Finally, sequencing of three other known autoinflammatory genes revealed one heterozygous, non-pathogenic variant in the NLRP3 gene, NM_004895.4:c.2113C>A, p.Gln705Lys (historically called Q703K). This variant was detected in both the early and late peripheral blood DNA samples as well as in CD3+ T cells, and was concluded to be a germ line mutation.

Discussion

The genetic analysis of a post-PV myelofibrotic patient clinically diagnosed with FMF [10] revealed a unique somatic MEFV variant which, in parallel to the development and aggravation of FMF attacks, underwent expansion. In addition, the patient had a known, prevalent germ line NLRP3 variant, unrelated to a specific autoinflammatory disease, yet reported to lead to an overactive NLRP3 inflammasome, or suggested to be a low penetrance variant, which hitherto was clinically silent [23, 24].

Several findings support a pathogenic role for the rare somatic MEFV mutation. First, the p.Arg652His variant was the sole variation in the coding region of the gene. Second, the somatic variant was confined to the disease effector cells, and third, the level of MEFV mosaicism increased in association to the development and progressive aggravation of the FMF attacks.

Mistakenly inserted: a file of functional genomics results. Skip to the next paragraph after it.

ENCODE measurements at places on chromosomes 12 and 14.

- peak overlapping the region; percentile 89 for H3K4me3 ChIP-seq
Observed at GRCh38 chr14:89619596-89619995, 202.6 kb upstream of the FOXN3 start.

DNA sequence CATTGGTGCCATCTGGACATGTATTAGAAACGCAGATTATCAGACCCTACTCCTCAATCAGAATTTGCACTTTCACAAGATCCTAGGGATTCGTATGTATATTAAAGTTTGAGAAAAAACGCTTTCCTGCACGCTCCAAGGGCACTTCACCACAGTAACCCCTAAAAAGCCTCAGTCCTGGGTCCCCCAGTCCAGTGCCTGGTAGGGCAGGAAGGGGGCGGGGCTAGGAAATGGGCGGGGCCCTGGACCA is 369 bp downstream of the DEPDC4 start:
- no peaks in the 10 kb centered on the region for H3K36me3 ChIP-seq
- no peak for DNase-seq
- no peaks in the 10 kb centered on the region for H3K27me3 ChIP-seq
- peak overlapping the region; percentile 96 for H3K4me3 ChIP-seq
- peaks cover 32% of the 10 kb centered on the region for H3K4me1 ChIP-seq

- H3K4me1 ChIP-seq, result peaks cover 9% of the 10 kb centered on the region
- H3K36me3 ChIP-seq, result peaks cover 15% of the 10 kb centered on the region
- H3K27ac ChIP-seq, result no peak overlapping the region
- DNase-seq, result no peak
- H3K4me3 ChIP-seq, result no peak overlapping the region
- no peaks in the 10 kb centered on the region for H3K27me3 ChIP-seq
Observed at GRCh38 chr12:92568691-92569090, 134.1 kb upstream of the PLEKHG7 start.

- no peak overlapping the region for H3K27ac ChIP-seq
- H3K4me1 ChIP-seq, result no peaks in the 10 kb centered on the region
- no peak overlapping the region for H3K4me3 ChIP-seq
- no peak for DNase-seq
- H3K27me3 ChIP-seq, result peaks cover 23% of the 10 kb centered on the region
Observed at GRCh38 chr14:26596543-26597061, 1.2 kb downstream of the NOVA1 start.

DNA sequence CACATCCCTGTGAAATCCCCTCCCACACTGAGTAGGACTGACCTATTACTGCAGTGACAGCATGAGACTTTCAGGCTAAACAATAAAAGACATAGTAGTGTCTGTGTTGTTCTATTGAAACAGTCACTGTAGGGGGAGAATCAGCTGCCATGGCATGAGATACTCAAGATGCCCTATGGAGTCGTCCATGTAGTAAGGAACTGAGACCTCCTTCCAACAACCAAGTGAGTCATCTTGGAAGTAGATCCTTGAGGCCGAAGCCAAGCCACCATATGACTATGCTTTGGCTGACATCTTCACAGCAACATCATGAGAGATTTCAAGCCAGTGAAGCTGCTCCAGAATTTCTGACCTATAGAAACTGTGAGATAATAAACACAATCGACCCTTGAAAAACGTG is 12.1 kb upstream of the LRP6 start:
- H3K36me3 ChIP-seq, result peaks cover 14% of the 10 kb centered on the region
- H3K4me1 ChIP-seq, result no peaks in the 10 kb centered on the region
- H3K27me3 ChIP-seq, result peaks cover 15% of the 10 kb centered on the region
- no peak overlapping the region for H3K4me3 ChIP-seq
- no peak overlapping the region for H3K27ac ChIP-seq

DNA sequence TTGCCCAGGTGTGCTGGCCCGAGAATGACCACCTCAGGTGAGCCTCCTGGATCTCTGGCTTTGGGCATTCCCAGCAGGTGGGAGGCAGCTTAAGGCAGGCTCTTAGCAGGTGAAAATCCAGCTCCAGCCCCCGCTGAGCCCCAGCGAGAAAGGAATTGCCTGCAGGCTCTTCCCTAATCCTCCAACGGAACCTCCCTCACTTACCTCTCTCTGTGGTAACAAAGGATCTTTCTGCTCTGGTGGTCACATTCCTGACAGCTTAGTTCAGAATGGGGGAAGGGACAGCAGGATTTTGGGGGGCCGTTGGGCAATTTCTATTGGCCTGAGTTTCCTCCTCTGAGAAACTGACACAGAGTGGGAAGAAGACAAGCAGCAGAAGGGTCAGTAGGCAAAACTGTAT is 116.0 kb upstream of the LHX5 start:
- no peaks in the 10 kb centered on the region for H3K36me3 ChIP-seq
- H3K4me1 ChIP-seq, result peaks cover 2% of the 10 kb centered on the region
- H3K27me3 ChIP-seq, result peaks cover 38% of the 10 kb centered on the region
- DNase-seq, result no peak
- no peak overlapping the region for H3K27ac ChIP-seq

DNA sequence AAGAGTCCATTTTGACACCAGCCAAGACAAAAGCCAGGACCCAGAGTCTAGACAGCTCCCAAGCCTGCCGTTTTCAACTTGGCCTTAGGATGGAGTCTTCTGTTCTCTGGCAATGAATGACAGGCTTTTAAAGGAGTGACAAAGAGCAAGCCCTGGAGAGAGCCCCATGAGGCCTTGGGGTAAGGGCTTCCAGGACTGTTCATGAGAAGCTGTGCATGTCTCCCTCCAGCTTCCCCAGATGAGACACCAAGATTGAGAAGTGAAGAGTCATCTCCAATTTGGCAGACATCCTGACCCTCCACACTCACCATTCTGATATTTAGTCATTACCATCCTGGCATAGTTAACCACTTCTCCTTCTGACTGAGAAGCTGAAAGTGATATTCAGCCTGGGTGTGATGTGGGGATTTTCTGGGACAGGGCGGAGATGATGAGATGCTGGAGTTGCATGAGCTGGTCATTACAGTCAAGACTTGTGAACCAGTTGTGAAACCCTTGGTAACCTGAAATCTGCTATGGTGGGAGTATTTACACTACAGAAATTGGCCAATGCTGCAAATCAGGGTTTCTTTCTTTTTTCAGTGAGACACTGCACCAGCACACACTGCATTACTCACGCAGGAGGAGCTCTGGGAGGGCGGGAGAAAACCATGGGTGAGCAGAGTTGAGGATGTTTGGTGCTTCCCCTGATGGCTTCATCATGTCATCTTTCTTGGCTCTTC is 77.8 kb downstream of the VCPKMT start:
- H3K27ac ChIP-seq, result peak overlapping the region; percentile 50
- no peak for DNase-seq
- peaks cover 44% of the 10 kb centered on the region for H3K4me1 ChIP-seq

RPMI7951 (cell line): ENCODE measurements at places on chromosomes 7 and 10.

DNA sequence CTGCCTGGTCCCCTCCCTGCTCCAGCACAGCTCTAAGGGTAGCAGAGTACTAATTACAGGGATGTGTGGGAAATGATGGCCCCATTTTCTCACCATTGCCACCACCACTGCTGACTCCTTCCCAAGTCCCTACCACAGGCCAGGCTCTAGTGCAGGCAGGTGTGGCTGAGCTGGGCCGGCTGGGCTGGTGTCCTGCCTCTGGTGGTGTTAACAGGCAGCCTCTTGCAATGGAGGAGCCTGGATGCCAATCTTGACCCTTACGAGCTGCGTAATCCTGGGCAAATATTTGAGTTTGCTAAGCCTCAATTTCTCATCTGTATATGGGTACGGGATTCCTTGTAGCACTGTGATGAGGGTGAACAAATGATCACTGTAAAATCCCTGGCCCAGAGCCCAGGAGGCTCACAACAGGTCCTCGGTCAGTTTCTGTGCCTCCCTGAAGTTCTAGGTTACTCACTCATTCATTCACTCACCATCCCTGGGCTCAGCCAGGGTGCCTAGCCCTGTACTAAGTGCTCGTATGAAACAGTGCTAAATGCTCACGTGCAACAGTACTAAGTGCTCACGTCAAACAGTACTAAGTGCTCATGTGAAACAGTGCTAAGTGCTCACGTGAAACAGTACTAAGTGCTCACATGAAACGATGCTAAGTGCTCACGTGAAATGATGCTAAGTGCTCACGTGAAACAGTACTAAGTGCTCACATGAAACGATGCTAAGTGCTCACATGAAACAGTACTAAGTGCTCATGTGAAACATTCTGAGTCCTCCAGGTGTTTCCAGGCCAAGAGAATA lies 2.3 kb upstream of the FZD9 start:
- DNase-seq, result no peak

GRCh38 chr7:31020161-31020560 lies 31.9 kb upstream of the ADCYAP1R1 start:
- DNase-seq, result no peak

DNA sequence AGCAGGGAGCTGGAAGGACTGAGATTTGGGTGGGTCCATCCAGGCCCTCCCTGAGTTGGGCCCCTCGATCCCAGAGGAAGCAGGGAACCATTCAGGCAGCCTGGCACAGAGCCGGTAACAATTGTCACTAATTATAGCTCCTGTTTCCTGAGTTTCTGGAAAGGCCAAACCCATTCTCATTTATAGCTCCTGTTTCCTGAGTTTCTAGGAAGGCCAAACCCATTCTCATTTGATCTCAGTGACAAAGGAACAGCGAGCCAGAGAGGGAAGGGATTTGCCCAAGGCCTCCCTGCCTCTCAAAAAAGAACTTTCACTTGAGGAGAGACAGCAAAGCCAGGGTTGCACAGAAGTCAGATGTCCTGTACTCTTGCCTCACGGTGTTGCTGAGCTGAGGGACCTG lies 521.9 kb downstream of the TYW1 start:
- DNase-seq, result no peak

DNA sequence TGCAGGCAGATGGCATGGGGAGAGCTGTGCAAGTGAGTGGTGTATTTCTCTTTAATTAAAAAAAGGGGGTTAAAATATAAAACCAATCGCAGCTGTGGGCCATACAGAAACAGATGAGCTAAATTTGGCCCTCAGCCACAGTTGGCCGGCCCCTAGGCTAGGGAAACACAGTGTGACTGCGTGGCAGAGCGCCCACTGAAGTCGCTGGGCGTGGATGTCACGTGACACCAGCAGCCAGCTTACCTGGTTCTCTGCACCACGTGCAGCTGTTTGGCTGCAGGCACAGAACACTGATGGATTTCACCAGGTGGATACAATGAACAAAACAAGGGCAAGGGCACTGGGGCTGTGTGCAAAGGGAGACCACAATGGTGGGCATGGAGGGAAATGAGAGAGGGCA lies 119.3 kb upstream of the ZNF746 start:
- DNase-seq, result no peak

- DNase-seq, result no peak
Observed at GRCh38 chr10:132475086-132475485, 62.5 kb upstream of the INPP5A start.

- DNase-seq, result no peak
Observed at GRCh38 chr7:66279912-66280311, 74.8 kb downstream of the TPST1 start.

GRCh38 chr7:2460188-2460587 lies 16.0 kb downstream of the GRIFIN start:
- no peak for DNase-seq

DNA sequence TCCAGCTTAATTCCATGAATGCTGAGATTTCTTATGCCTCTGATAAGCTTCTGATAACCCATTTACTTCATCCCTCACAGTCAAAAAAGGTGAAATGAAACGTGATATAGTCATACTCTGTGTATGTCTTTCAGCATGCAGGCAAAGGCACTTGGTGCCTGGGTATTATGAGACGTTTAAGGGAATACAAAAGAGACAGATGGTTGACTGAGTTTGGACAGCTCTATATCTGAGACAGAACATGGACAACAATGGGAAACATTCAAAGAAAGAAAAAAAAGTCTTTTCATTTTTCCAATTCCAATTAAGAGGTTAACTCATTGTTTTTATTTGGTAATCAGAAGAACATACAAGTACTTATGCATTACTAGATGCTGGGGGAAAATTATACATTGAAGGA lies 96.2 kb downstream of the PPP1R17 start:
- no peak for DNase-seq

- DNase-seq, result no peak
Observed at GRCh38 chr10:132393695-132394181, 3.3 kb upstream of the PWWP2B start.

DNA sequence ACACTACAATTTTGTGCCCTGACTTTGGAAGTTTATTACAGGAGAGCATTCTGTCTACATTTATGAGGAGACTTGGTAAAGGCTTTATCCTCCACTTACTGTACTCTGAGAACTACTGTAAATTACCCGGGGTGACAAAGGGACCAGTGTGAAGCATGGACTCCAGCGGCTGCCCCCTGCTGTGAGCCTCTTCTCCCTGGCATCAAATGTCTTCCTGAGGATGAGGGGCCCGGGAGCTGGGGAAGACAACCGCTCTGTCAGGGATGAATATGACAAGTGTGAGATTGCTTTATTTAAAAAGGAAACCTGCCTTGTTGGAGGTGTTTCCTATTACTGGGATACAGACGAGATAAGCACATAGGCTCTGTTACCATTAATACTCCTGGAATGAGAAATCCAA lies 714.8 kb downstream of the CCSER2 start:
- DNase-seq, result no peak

On the other hand, we argue against a pathogenic role for the germ line p.Q705K NLRP3 variant in the development of FMF, since the patient did not have an inflammatory phenotype prior to the expansion of the MEFV mutation, nor is this variant known to cause FMF. At most, it may have up-regulated the proinflammatory effect of the MEFV mutation, serving as a modifier gene in the myeloid cells [25].

Conceivably, the acquisition of a pathogenic mutation in the MEFV gene in somatic cells is more frequent than heretofore observed. It remains unnoticed however, when present in only a few cells. Somatic expansion of the MEFV mutation made the p.Arg652His mutation clinically visible in our patient, and tight co-segregation supports a JAK2 driven expansion of an MEFV mutated myeloid clone, irrespective of the order in which the two mutations occurred.